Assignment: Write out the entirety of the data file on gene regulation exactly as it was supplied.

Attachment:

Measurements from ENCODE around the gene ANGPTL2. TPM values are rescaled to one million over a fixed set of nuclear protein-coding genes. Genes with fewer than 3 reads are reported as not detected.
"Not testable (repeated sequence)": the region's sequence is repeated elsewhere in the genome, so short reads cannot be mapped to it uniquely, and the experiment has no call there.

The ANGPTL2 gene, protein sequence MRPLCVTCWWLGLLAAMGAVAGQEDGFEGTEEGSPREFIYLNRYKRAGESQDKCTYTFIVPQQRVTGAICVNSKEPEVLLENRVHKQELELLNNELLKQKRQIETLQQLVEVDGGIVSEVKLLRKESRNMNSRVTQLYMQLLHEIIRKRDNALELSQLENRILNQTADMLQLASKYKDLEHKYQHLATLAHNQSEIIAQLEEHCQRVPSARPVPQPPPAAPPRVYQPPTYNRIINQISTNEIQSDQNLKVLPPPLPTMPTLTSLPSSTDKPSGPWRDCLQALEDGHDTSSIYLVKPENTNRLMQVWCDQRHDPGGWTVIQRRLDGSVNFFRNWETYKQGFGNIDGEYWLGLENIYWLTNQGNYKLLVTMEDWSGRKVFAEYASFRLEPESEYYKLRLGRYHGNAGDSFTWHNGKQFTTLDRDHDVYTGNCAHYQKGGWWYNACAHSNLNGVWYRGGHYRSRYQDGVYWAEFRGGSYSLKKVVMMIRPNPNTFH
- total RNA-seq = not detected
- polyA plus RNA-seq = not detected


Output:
Measurements from ENCODE around the gene ANGPTL2. TPM values are rescaled to one million over a fixed set of nuclear protein-coding genes. Genes with fewer than 3 reads are reported as not detected.
"Not testable (repeated sequence)": the region's sequence is repeated elsewhere in the genome, so short reads cannot be mapped to it uniquely, and the experiment has no call there.

The ANGPTL2 gene, protein sequence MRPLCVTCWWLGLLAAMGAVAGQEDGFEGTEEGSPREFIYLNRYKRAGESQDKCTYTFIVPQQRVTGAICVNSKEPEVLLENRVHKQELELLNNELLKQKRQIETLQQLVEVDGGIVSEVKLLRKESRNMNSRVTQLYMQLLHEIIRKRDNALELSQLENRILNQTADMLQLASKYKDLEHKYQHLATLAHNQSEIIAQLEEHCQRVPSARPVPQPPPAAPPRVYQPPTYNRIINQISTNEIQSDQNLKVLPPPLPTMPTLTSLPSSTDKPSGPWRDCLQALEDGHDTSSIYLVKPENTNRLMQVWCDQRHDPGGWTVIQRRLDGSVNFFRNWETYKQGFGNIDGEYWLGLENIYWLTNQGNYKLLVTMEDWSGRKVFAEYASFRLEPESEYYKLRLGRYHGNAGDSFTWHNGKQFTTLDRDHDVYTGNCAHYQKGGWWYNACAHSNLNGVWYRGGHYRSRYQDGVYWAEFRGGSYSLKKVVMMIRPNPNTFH
- total RNA-seq = not detected
- polyA plus RNA-seq = not detected